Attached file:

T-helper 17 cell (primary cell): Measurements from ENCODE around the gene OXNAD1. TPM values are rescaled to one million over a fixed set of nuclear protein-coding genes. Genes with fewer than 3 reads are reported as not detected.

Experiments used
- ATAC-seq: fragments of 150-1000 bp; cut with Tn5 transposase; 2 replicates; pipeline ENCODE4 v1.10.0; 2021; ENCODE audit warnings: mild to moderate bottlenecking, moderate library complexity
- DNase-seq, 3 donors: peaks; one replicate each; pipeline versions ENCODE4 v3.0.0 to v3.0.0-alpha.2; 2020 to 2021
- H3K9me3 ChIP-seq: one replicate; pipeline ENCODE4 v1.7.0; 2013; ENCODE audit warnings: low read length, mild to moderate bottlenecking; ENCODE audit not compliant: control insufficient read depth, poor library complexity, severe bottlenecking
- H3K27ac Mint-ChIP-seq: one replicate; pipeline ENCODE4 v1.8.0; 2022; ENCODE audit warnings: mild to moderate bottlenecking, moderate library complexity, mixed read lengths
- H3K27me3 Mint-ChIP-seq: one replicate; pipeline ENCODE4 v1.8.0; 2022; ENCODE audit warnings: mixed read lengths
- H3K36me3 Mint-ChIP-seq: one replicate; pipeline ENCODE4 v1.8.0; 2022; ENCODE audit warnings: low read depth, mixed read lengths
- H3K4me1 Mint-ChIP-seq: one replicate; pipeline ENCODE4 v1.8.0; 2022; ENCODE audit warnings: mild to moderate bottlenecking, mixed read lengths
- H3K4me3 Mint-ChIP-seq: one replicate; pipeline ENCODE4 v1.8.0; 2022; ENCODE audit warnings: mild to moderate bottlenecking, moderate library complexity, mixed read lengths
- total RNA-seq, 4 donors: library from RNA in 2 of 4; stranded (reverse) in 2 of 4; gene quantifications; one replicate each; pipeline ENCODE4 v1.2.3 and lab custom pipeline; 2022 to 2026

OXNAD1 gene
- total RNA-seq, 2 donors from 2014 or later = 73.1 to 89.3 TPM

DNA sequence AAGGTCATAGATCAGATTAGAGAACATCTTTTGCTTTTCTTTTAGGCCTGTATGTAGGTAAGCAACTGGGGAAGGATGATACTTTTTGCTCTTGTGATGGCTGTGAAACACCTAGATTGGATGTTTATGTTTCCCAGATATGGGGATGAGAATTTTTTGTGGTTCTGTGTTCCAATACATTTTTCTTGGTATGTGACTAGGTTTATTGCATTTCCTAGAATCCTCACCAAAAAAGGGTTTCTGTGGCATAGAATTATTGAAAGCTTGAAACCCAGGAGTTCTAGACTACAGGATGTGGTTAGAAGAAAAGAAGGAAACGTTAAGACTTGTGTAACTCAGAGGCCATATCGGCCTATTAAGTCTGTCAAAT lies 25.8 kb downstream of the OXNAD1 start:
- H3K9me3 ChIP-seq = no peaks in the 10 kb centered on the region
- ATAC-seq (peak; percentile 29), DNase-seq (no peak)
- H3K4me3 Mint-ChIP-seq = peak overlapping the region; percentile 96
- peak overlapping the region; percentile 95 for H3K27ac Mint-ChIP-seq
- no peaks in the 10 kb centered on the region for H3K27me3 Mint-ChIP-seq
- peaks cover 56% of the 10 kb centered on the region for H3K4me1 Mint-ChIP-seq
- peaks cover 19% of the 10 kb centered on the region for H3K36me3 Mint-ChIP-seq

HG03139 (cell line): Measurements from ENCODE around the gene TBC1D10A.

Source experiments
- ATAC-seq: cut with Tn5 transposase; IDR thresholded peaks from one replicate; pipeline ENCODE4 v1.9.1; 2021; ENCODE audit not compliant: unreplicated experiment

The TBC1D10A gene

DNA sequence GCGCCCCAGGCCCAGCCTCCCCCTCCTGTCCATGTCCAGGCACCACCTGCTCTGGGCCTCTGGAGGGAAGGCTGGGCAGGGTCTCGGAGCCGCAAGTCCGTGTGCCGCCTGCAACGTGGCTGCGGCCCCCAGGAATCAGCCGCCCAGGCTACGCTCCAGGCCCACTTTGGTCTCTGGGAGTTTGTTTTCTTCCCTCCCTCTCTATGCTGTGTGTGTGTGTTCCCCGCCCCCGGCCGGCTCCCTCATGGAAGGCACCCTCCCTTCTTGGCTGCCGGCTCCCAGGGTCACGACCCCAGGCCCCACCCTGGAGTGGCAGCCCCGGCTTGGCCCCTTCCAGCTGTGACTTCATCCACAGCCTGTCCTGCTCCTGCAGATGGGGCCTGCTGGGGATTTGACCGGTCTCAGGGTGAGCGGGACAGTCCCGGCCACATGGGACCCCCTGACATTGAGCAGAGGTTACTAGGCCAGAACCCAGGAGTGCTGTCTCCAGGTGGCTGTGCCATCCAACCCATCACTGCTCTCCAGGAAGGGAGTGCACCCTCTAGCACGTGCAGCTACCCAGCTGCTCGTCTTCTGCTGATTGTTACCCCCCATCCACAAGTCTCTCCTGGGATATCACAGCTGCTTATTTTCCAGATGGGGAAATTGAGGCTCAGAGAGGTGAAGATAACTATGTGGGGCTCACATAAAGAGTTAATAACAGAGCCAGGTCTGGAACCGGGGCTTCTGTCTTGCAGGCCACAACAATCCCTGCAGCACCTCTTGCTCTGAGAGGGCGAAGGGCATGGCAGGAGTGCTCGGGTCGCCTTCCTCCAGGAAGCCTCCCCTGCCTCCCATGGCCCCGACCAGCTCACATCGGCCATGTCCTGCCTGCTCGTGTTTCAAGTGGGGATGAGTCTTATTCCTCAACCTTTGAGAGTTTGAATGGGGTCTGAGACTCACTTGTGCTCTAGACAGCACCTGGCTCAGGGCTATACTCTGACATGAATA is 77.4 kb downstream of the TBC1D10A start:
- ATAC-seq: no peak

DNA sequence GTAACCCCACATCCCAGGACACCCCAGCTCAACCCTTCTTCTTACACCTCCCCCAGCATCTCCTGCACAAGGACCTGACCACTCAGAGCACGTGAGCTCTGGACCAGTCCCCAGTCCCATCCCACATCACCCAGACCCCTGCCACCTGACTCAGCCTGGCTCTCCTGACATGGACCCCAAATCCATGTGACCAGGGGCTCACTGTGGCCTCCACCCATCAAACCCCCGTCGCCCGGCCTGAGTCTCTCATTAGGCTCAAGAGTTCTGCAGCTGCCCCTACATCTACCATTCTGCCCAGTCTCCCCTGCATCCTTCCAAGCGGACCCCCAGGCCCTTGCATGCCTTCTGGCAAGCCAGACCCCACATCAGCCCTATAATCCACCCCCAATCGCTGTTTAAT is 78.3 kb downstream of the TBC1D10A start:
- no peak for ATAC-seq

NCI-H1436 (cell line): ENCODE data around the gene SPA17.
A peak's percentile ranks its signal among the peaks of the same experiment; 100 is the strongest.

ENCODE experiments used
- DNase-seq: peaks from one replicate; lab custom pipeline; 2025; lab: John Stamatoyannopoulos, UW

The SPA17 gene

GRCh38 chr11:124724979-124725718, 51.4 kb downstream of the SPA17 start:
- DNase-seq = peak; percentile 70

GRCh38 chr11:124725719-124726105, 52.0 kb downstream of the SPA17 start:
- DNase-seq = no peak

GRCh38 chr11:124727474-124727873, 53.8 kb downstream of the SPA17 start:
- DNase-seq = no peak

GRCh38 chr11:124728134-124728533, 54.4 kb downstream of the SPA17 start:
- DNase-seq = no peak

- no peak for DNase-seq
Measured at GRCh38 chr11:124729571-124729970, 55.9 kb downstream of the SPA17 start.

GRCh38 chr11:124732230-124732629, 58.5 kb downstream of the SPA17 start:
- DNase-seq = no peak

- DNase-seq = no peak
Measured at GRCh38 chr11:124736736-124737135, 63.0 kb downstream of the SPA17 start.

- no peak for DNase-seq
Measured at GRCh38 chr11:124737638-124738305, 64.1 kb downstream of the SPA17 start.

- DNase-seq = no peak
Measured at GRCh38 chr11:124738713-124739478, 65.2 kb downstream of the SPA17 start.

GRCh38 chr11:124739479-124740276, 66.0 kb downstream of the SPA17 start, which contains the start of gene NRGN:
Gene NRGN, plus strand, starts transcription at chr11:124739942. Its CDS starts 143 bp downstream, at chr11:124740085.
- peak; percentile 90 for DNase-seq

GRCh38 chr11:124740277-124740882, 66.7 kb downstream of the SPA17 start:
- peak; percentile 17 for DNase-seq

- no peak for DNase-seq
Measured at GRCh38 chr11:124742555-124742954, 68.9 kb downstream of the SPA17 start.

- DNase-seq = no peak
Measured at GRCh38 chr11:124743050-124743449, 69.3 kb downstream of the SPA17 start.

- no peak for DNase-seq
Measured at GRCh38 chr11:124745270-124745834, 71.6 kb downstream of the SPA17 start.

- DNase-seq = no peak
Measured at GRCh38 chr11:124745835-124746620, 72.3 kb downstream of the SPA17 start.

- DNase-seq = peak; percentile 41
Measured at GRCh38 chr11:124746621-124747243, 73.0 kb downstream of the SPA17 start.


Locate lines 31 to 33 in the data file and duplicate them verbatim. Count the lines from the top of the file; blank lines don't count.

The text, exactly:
A peak's percentile ranks its signal among the peaks of the same experiment; 100 is the strongest.

ENCODE experiments used
- DNase-seq: peaks from one replicate; lab custom pipeline; 2025; lab: John Stamatoyannopoulos, UW